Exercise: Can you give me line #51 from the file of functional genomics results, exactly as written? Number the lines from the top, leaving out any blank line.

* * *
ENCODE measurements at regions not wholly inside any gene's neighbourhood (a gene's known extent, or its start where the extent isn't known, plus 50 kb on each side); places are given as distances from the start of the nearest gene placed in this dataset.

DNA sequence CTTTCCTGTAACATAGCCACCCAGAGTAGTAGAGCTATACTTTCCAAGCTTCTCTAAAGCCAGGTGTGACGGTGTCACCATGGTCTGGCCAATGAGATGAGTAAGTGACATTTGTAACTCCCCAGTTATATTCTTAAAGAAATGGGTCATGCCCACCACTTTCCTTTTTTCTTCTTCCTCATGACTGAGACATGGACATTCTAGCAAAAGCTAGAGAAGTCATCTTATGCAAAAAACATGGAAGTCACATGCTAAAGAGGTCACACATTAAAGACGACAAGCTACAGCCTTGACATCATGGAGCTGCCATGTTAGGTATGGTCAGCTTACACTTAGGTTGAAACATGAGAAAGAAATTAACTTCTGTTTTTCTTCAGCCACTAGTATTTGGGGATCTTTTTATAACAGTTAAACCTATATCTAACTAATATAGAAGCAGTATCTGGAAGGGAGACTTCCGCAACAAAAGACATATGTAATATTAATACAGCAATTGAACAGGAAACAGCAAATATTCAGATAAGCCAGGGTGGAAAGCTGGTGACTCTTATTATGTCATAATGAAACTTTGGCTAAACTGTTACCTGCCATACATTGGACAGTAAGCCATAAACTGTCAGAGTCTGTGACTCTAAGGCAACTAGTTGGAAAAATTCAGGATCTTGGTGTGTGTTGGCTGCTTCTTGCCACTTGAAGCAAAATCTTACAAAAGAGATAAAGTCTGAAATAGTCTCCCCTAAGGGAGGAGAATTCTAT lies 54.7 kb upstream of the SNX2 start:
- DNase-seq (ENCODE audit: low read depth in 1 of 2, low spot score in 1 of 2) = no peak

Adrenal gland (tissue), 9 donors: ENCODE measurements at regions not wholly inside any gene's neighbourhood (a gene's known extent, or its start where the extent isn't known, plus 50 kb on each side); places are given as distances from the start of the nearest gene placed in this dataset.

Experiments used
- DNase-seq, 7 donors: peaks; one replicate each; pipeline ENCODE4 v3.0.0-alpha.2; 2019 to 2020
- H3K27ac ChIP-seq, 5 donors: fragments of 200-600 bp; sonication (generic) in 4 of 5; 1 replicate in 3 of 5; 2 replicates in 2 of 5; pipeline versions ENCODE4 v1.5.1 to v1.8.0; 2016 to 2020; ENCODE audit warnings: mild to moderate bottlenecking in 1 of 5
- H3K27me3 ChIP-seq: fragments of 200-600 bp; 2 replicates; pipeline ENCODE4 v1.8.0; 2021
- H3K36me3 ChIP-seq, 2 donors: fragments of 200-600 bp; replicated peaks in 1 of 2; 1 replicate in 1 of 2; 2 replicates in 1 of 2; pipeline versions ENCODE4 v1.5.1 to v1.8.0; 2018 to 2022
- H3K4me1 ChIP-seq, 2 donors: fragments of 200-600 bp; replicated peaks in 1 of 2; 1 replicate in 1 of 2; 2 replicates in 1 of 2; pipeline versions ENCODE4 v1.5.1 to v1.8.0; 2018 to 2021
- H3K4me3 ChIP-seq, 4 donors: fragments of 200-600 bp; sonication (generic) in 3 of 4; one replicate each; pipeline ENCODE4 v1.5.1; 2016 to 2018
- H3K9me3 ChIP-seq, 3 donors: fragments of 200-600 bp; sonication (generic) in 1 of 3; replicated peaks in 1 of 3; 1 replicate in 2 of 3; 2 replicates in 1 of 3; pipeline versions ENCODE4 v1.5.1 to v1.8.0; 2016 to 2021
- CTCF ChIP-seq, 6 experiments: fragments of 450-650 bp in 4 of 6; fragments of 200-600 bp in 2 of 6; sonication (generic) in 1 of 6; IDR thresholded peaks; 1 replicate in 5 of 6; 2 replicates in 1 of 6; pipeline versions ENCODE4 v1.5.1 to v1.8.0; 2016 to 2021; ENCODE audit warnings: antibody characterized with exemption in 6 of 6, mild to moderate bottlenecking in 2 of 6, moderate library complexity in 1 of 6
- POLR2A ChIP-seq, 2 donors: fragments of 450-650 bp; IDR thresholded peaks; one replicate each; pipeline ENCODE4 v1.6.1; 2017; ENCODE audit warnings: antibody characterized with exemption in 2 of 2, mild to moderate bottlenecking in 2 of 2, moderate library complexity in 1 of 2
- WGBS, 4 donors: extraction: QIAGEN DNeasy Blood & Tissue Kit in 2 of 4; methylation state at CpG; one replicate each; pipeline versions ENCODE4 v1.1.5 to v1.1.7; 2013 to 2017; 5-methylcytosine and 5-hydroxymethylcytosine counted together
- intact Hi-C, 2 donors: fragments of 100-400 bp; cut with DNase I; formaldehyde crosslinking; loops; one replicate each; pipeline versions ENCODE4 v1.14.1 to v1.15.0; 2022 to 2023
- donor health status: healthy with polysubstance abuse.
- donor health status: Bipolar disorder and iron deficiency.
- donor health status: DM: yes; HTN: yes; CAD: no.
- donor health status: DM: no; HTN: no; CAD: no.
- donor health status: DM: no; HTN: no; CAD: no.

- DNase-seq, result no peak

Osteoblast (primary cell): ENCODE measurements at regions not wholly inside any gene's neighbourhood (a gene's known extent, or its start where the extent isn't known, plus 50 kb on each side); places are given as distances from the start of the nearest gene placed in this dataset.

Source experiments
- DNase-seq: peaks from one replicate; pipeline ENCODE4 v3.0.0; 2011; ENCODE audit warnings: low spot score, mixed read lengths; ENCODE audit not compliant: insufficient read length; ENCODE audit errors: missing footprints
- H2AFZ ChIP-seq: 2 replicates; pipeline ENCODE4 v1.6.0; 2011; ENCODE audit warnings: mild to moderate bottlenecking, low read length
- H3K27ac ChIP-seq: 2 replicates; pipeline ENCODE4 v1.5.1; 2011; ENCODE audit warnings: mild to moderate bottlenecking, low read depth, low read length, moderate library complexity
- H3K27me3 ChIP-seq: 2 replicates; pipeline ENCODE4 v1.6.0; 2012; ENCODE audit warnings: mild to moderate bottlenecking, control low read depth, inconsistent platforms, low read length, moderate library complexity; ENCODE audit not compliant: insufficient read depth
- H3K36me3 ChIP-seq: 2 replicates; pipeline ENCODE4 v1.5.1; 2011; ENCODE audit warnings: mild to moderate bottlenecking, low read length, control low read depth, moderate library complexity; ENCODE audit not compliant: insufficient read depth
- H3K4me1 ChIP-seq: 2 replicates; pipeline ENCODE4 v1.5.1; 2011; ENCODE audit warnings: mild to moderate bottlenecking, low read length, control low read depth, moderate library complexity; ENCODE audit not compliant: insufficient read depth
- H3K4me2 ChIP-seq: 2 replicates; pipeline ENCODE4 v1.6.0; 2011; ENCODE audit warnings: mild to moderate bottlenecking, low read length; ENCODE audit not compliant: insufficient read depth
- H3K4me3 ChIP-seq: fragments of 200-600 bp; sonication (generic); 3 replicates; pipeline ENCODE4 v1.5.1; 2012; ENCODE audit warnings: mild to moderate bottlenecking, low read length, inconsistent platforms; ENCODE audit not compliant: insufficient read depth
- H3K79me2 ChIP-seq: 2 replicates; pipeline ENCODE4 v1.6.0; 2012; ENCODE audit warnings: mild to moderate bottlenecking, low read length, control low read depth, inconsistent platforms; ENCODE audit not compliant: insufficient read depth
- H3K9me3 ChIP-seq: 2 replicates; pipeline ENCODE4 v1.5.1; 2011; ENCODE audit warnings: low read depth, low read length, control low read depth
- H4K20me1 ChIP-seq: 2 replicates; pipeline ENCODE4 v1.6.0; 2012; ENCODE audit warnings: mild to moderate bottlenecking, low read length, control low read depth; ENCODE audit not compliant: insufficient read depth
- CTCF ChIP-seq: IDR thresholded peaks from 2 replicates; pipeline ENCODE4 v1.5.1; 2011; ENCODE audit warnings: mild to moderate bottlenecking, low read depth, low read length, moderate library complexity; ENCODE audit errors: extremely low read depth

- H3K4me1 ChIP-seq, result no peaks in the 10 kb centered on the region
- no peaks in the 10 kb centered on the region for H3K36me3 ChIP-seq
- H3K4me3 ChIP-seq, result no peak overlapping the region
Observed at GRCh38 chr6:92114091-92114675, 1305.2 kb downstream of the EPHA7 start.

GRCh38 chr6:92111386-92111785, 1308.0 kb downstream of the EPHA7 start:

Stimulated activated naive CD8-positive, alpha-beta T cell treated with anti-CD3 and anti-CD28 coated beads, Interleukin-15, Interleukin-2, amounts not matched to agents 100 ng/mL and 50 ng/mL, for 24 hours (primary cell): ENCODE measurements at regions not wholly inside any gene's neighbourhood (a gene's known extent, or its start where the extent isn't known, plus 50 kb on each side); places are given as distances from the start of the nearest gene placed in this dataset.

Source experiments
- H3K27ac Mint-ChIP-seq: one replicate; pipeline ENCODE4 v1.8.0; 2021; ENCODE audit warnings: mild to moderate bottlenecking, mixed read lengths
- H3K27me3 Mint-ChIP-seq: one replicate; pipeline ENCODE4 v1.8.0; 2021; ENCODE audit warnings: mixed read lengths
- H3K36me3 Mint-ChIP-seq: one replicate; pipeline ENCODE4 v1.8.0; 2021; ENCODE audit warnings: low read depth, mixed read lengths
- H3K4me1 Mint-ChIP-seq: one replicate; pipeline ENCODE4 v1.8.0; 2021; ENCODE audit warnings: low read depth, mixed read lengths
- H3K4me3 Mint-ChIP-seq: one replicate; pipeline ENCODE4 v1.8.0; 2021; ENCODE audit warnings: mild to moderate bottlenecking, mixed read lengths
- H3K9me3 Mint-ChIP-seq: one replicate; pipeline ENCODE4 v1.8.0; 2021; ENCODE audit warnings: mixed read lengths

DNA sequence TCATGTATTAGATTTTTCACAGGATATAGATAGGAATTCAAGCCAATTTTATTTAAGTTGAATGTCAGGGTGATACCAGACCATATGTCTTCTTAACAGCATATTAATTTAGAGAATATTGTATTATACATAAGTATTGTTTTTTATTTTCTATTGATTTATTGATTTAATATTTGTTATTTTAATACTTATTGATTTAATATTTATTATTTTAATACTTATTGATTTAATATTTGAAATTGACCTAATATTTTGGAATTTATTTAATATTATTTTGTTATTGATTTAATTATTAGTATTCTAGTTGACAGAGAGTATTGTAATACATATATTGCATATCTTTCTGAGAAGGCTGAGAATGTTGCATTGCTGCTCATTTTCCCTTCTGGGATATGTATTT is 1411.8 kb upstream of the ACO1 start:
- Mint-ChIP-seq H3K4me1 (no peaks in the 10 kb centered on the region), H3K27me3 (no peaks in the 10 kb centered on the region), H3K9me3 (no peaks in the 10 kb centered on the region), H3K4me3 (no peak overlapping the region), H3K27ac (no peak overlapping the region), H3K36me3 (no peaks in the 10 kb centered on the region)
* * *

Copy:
- Mint-ChIP-seq H3K4me1 (no peaks in the 10 kb centered on the region), H3K27me3 (no peaks in the 10 kb centered on the region), H3K9me3 (no peaks in the 10 kb centered on the region), H3K4me3 (no peak overlapping the region), H3K27ac (no peak overlapping the region), H3K36me3 (no peaks in the 10 kb centered on the region)